The flash output level of a Nikon SB-600 Speedlight Flash can only be set to the minimal of 1/64 in manual mode. That leads many people to speculate the minimal output from the flash is 1/64. If you have used the Nikon Creative Lighting System (CLS) Advanced Wireless Lighting (AWL), you will know that you can use 1/128 output setting on the wireless commander unit. The wireless commander can be the built-in flash of your camera, or SU-800 commander, or SB-800/SB-900 Speedlight flashes. The question is what happens when the remote flash is a SB-600. Will it actually output 1/64 or 1/128 of light when the commander tells it to do 1/128?
To answer this question, I ran a test with a flash light meter to measure the output of the SB-600.
I used a Nikon D200 to wirelessly control the output the SB-600. The built-in flash was setup as commander, with built-in flash output set to “–” and group A set to M mode. The SB-600 was setup as a remote flash in Group A. The zoom head was left at 24mm. If you are familiar with Nikon’s AWL, you will know that the built-in flash will emit a series of so-called “monitor pre-flashes” (Nikon term) to setup remote flashes, communicate flash output level data to remote flashes, and trigger the remote flash when the shutter is open. The “pre-flashes” can cause a light meter to incorrectly measure the flash output. To avoid this problem, I used the Nikon SG-31R IR Panel for Built-in Flash to block the visible pre-flashes. Infrared signals can still pass through and trigger the flash but the light meter can no longer be fooled. The light meter I used was Polaris SPD100 Digital Exposure Meter. I used ISO 100 and sync speed of 1/200s on the light meter. The distance between the flash and the light meter was one meter.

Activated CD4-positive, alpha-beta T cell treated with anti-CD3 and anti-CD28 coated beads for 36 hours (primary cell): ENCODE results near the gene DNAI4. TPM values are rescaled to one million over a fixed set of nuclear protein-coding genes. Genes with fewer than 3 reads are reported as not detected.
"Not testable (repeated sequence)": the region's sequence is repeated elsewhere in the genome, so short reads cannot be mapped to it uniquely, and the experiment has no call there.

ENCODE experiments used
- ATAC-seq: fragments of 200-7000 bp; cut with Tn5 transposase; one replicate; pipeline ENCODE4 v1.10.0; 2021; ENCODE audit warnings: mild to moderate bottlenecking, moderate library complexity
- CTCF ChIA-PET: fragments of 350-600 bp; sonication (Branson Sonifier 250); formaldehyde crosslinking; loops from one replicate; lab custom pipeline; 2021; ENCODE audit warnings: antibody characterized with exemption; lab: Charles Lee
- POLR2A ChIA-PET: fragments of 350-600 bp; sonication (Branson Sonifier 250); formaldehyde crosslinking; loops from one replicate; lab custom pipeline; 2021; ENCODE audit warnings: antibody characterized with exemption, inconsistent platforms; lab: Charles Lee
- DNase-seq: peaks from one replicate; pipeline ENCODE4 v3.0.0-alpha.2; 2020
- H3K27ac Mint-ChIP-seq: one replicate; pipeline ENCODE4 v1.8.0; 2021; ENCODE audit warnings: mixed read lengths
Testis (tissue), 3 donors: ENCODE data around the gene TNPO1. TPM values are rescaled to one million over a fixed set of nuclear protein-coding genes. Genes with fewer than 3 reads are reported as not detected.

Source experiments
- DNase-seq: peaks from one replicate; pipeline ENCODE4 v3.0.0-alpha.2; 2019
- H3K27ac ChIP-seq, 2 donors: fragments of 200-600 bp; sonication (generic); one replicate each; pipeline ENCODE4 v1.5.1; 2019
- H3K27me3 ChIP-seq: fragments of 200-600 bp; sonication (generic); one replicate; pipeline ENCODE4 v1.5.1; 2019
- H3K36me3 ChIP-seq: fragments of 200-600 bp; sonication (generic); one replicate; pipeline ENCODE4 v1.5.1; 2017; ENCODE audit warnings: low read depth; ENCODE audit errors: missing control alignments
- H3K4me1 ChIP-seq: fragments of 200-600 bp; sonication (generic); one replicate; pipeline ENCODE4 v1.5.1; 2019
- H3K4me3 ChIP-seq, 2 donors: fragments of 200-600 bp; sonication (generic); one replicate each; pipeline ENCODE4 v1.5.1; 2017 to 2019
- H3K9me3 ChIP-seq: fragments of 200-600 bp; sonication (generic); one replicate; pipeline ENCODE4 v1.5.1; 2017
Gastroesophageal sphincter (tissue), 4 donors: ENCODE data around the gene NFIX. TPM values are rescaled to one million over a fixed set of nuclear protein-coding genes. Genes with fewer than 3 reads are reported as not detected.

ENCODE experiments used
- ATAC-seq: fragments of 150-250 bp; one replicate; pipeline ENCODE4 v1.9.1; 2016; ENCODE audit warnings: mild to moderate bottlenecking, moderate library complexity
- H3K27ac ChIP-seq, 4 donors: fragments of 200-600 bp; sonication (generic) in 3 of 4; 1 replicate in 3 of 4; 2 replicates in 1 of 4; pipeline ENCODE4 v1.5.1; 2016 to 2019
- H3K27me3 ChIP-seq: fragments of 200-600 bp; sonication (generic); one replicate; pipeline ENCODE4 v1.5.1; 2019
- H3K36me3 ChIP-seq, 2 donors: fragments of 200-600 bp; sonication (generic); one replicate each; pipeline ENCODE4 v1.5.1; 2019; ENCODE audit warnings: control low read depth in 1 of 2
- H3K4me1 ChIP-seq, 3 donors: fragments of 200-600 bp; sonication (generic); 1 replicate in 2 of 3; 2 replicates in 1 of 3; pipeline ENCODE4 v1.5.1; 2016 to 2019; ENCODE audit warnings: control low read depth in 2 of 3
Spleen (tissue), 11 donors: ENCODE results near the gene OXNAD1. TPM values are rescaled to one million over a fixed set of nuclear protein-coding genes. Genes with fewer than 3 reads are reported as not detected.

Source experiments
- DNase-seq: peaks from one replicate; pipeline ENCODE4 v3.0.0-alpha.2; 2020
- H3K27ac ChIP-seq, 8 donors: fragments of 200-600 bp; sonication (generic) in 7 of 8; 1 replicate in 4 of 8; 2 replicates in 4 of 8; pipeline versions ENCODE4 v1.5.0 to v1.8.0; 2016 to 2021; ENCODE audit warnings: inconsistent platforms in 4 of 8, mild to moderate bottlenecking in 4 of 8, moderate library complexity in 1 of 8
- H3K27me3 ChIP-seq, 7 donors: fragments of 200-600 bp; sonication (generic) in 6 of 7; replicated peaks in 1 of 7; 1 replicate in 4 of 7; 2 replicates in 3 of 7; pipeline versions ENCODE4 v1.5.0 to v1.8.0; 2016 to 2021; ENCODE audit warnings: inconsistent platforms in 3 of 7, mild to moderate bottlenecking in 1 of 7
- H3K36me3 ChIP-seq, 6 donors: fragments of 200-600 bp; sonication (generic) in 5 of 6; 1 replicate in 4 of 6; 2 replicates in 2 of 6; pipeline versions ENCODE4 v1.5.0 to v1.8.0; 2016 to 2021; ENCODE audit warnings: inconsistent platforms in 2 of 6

The flash meter gives a reading accurate to 1/10 of a stop. The measurements are given as aperture value + over exposure value. For example, “f/2 + 1/10” means camera setting of f/2 at ISO 100 will over expose by 1/10 stop with the light coming out of that flash.
At each output level, the measurement was repeat three times. There are some variations but mostly within 2/10 of a stop.
By using the SB-600 as a wireless flash unit, you can get manual flash output level less than 1/64. As one of our readers, Russ, noted in the comment section below, it is possible to get even less flash output in TTL mode.
Keywords: Flash photography, Nikon, SB-600